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Washburn's annual Lincoln Lecture Series to feature John Stauffer

01/30/14 07:01 am CST
"Giants: The Parallel Lives of Abraham Lincoln and Frederick Douglass"


WHEN: 9:30 to 10:45 a.m. Thursday, Feb. 6

WHERE: Kansas Room, Memorial Union

WHO: John Stauffer, professor at Harvard University and a leading authority on antislavery, social protest movements and interracial friendship. Stauffer is one of two Spring 2014 Ruth Garvey Cochener Fink Visiting Professors of Leadership and the 2014 Lincoln Lecturer.

Editor’s note: You may capture footage of Stauffer as he converses with Washburn Leadership Institute and Washburn Honors students about the leadership traits of Abraham Lincoln and Frederick Douglass. Interviews with Stauffer may be conducted at the end of class at 10:45 a.m.

John Stauffer, a leading authority on antislavery, social protest movements and interracial friendship, will present “Giants: The Parallel Lives of Abraham Lincoln and Frederick Douglass,” at the annual Lincoln Lecture Series at 7 p.m. Thursday, Feb. 6 in the Bradbury Thompson Alumni Center, Washburn University. The lecture is free and open to the public.

Stauffer is a professor of English, American literature and African American studies and the chairman of the History of American Civilization program at Harvard University. He has authored eight books including “The Black Hearts of Men: Radical Abolitionists and the Transformation of Race” and “Giants: The Parallel Lives of Frederick Douglass and Abraham Lincoln,” which both won numerous awards. His essays have appeared in Time, the New York Times, the Wall Street Journal, the New Republic Raritan and the New York Sun. Stauffer has appeared on national radio and television shows and has lectured widely throughout the United States and Europe.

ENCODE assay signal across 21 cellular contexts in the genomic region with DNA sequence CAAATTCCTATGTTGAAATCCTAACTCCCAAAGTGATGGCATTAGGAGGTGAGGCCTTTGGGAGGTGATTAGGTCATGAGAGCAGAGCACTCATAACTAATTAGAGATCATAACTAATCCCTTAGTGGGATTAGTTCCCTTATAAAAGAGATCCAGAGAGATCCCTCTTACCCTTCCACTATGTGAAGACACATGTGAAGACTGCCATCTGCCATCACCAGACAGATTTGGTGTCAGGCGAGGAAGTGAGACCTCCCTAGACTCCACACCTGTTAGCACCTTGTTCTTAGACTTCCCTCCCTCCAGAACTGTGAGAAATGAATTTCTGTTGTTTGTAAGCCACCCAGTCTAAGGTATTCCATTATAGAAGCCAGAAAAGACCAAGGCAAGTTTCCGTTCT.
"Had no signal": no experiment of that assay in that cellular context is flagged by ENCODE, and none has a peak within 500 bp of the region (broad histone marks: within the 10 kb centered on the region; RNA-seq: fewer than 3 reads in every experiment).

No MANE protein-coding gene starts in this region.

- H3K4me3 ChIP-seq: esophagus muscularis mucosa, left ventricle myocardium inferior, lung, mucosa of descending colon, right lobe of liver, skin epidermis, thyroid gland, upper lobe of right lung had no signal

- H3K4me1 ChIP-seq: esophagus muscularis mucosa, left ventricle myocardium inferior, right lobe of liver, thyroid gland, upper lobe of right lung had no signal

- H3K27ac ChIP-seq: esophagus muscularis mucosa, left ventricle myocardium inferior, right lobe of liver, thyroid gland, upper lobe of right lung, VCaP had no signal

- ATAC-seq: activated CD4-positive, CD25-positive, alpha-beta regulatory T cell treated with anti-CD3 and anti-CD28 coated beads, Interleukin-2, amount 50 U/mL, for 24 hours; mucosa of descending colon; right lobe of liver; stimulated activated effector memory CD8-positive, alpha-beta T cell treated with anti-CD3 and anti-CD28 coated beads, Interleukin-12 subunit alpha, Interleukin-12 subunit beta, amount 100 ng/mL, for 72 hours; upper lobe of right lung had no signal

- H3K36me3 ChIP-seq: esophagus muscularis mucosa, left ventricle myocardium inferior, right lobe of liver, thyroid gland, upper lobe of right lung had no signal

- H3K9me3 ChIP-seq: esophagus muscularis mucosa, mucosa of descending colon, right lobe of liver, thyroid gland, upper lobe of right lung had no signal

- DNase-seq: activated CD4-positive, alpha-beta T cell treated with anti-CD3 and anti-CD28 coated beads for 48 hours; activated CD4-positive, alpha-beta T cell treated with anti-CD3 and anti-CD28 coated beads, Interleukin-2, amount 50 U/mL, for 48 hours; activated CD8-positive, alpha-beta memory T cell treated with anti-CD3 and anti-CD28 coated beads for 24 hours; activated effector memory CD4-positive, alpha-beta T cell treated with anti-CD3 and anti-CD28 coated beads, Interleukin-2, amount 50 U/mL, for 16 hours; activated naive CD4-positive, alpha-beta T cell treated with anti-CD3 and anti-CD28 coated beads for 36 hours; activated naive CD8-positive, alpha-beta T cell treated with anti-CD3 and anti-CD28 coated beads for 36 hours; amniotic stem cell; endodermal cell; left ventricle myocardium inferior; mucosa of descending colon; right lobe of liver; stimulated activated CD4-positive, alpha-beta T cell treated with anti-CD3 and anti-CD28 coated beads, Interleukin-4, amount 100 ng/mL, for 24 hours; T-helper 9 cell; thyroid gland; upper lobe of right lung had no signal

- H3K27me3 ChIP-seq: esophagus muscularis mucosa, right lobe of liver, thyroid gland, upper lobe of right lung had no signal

Stauffer received a doctorate from Yale University in 1999 and won the Ralph Henry Gabriel Prize for the best dissertation in American studies. He began teaching at Harvard the same year and leads courses on protest literature, southern literature, Douglass and Melville, the Civil War, autobiography, the nineteenth-century novel and historical fiction. He was raised in Iowa, Nebraska, North Dakota and now resides in Cambridge, Mass., with his wife, Deborah Cunningham, and their sons Erik and Nicholas.

The Lincoln Lecture Series was instituted in conjunction with a series of events leading up to Washburn University’s sesquicentennial celebration in 2015. Washburn was established as Lincoln College by a charter issued by the State of Kansas and the General Association of Congregational Ministers and Churches of Kansas on Feb. 6, 1865.


Washburn University
Amanda Hughes, university relations, 785-670-2153

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